The cause of the deaths is still unknown, but New Jersey’s Division of Fish and Wildlife (NJDEP) said it is likely a natural incident, the Press of Atlantic City reported.
A picture of some of the dead sharks was posted on Twitter Monday.
“[It’s] most likely a natural occurrence with nothing to be alarmed about,” Jason Snellbaker, the Marine region captain of the NJDEP, told the Press of Atlantic City.
The sharks were found by conservation officials on patrols along a 13-mile stretch of New Jersey coast, from Longport to Brigantine, Snellbaker said. He suggested the sharks could have been pushed onto shore by strong winds after high tide.
Another possibility is that the sharks could have been trapped in a salt marsh during high tide, but were unable to get out before the outgoing tide, causing them to die there or in a tidal pool, the outlet reported.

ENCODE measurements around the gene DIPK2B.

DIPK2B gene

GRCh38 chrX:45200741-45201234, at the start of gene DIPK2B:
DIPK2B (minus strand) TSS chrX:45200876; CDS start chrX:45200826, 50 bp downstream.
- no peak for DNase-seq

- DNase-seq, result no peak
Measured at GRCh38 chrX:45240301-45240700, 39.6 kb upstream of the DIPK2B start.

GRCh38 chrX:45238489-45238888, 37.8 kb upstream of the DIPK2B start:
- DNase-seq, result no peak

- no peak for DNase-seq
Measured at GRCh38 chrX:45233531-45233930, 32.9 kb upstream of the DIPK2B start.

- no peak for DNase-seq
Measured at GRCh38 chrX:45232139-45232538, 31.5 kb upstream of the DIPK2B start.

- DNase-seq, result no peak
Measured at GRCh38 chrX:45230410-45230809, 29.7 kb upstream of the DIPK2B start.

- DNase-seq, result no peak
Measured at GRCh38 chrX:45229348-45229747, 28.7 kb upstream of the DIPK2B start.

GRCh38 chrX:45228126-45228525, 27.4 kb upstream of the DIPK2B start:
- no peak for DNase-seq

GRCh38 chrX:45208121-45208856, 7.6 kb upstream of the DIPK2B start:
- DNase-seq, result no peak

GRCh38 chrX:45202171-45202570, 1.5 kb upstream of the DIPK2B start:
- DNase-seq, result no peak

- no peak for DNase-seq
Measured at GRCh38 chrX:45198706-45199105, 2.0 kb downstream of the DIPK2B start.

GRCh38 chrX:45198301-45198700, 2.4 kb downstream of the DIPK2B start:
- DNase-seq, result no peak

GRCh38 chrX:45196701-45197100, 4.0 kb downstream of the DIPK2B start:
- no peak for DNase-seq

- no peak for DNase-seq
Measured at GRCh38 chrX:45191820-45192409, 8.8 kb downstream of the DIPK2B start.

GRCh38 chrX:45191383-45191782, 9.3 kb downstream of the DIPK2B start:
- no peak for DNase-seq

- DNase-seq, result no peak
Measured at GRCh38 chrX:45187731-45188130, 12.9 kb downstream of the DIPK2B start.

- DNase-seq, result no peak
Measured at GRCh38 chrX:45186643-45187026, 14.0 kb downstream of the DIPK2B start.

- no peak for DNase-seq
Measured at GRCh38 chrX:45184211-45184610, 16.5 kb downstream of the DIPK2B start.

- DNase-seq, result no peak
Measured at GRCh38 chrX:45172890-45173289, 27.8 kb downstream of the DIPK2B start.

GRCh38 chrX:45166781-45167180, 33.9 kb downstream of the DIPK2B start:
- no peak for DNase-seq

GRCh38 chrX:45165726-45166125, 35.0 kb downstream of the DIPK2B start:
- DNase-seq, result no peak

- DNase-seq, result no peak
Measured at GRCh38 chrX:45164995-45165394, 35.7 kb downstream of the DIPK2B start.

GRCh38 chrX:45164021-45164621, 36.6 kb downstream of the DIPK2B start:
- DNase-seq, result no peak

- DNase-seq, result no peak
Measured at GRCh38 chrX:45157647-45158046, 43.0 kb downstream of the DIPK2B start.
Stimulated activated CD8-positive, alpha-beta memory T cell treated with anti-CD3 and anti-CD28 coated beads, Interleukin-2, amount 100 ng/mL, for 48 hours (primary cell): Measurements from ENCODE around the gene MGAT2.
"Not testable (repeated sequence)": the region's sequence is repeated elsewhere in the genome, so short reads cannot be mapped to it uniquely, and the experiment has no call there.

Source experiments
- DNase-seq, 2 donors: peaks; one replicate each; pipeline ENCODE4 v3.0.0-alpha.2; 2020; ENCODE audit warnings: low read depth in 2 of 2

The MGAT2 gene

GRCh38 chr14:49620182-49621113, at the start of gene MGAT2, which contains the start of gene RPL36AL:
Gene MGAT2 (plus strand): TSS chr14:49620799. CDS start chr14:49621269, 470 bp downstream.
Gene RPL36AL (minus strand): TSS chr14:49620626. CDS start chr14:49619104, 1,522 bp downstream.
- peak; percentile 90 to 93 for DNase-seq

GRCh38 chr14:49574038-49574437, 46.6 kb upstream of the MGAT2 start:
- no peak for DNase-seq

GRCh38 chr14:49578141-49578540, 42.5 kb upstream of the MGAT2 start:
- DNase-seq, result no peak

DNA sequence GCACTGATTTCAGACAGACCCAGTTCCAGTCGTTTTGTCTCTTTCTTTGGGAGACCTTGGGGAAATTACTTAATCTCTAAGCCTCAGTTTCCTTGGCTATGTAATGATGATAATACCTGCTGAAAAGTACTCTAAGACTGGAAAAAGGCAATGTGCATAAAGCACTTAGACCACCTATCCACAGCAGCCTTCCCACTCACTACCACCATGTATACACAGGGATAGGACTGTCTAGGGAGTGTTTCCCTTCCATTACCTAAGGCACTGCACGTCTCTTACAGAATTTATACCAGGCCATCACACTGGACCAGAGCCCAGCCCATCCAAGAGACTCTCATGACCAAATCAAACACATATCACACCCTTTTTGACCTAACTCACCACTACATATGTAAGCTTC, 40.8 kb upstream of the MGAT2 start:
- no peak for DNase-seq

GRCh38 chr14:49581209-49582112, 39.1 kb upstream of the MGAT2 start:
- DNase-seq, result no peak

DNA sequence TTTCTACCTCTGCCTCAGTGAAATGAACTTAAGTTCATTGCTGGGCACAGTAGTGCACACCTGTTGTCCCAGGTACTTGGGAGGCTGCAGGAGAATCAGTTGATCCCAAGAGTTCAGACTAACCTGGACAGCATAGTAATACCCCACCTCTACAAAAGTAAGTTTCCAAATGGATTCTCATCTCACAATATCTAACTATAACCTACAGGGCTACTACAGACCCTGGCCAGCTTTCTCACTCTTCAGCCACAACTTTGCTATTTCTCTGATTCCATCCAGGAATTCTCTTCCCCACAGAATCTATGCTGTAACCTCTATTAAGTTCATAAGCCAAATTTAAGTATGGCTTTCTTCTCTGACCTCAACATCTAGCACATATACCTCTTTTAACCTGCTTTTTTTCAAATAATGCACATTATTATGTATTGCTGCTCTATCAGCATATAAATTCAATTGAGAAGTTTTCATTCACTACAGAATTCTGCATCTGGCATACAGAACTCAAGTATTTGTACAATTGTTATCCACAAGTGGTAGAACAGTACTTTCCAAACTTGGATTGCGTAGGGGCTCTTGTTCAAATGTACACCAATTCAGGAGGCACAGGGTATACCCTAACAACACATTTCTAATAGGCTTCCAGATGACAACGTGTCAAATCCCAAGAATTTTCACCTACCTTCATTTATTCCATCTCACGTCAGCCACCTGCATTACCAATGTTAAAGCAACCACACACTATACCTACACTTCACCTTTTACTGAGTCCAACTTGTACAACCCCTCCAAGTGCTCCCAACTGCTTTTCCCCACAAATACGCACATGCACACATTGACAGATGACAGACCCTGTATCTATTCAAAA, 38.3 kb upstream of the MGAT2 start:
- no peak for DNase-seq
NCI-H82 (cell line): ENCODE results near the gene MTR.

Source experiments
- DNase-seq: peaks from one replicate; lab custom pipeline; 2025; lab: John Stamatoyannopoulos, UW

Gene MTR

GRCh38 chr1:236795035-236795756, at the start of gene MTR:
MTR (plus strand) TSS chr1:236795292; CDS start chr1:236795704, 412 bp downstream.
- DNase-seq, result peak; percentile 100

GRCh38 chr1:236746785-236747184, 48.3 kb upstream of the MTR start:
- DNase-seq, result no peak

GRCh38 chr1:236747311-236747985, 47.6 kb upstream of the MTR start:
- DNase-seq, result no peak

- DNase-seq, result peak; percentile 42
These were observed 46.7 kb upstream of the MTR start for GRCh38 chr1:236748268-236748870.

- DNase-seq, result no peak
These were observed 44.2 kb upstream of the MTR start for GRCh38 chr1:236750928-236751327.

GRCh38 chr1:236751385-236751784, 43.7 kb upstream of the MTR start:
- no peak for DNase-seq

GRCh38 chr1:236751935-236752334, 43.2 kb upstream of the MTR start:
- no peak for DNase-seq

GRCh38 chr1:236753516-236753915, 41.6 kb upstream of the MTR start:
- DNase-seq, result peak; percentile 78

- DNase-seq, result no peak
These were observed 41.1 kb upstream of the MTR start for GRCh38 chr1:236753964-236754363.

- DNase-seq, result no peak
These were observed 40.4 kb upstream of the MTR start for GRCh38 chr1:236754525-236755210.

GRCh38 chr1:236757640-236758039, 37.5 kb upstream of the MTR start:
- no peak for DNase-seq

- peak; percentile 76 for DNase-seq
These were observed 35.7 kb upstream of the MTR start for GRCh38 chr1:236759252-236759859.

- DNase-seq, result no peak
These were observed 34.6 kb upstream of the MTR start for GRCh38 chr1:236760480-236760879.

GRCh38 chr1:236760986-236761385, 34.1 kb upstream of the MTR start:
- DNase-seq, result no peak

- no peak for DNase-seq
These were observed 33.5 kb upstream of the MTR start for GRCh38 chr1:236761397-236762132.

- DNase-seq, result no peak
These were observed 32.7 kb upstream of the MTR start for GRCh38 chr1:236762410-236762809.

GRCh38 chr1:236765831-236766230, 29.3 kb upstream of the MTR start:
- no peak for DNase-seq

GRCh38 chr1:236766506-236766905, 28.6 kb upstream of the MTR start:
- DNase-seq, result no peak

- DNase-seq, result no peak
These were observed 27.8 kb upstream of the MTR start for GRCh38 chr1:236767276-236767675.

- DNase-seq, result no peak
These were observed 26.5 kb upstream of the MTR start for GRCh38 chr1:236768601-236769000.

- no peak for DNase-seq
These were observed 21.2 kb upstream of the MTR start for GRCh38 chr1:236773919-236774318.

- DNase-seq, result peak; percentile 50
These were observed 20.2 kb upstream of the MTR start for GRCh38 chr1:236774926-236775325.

A Department of Environmental Protection spokesperson told the Press of Atlantic City the sharks washing up does not suggest a greater environmental issue.
Atlantic spiny dogfish sharks are commercially fished within New Jersey waters, according to The Associated Press.
According to the National Oceanic and Atmospheric Administration (NOAA), the sharks are slim and have narrow, pointed snouts with white spots. In the U.K. the sharks are used in fish and chips, according to NOAA’s Fish Watch.